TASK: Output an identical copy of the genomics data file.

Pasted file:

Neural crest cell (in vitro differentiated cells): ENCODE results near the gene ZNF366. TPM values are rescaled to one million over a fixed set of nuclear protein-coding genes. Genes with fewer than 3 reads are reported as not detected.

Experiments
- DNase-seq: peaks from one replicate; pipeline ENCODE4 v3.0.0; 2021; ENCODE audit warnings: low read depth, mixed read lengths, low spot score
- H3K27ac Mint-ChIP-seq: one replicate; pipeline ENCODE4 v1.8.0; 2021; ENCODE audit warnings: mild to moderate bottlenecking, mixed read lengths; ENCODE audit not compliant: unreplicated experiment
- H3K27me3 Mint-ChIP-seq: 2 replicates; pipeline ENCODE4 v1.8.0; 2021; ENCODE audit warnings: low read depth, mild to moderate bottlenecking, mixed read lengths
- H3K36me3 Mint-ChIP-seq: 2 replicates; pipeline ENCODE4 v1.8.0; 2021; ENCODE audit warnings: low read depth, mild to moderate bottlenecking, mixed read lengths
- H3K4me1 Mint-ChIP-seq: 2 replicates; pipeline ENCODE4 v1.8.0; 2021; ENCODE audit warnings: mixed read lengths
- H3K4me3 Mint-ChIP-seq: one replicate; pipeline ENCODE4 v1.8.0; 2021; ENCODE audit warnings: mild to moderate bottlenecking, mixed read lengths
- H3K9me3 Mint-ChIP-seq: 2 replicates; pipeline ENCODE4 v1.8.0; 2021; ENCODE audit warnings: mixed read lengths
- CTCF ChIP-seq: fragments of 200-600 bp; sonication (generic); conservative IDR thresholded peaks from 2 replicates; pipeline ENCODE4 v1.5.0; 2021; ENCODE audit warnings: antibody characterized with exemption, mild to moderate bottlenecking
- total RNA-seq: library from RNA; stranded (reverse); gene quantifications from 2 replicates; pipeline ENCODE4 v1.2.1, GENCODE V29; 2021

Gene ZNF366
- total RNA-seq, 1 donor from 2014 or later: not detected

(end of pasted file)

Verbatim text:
Neural crest cell (in vitro differentiated cells): ENCODE results near the gene ZNF366. TPM values are rescaled to one million over a fixed set of nuclear protein-coding genes. Genes with fewer than 3 reads are reported as not detected.

Experiments
- DNase-seq: peaks from one replicate; pipeline ENCODE4 v3.0.0; 2021; ENCODE audit warnings: low read depth, mixed read lengths, low spot score
- H3K27ac Mint-ChIP-seq: one replicate; pipeline ENCODE4 v1.8.0; 2021; ENCODE audit warnings: mild to moderate bottlenecking, mixed read lengths; ENCODE audit not compliant: unreplicated experiment
- H3K27me3 Mint-ChIP-seq: 2 replicates; pipeline ENCODE4 v1.8.0; 2021; ENCODE audit warnings: low read depth, mild to moderate bottlenecking, mixed read lengths
- H3K36me3 Mint-ChIP-seq: 2 replicates; pipeline ENCODE4 v1.8.0; 2021; ENCODE audit warnings: low read depth, mild to moderate bottlenecking, mixed read lengths
- H3K4me1 Mint-ChIP-seq: 2 replicates; pipeline ENCODE4 v1.8.0; 2021; ENCODE audit warnings: mixed read lengths
- H3K4me3 Mint-ChIP-seq: one replicate; pipeline ENCODE4 v1.8.0; 2021; ENCODE audit warnings: mild to moderate bottlenecking, mixed read lengths
- H3K9me3 Mint-ChIP-seq: 2 replicates; pipeline ENCODE4 v1.8.0; 2021; ENCODE audit warnings: mixed read lengths
- CTCF ChIP-seq: fragments of 200-600 bp; sonication (generic); conservative IDR thresholded peaks from 2 replicates; pipeline ENCODE4 v1.5.0; 2021; ENCODE audit warnings: antibody characterized with exemption, mild to moderate bottlenecking
- total RNA-seq: library from RNA; stranded (reverse); gene quantifications from 2 replicates; pipeline ENCODE4 v1.2.1, GENCODE V29; 2021

Gene ZNF366
- total RNA-seq, 1 donor from 2014 or later: not detected